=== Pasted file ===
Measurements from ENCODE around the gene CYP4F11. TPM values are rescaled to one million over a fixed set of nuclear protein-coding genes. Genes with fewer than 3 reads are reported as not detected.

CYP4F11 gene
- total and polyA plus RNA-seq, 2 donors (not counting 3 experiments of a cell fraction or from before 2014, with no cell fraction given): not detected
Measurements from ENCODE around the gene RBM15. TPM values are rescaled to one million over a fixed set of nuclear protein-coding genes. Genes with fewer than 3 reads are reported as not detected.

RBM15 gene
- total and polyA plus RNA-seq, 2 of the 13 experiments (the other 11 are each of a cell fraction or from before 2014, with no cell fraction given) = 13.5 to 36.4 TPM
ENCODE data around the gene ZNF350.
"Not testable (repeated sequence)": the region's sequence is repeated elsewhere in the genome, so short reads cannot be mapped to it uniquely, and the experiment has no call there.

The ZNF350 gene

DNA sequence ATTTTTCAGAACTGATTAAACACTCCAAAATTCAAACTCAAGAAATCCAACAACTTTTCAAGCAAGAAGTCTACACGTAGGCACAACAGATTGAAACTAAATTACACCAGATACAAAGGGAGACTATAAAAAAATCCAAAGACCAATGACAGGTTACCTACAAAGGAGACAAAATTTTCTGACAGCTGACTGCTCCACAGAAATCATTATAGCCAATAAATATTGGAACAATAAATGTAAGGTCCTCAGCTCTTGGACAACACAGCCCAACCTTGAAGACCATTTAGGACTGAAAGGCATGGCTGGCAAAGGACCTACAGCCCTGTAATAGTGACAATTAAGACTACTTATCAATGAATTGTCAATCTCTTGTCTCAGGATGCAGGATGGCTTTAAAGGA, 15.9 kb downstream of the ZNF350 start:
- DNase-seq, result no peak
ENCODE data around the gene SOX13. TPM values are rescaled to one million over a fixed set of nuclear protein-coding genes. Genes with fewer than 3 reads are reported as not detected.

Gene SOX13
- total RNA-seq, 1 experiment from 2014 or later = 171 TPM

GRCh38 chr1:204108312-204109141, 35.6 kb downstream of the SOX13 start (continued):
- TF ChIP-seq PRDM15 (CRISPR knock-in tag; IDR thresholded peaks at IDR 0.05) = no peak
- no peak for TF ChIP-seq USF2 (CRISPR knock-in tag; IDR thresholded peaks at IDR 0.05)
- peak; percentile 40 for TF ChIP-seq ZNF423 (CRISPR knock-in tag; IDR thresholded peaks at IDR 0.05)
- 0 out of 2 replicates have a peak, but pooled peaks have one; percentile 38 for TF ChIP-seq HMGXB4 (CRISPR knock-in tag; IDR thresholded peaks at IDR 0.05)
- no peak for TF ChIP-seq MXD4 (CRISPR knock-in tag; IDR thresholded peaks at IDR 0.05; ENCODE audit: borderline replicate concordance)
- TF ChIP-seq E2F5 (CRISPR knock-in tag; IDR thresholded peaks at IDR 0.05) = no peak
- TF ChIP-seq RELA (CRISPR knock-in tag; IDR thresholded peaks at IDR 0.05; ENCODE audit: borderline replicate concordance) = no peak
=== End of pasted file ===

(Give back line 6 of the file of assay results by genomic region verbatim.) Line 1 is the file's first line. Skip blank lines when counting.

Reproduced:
- total and polyA plus RNA-seq, 2 of the 13 experiments (the other 11 are each of a cell fraction or from before 2014, with no cell fraction given) = 13.5 to 36.4 TPM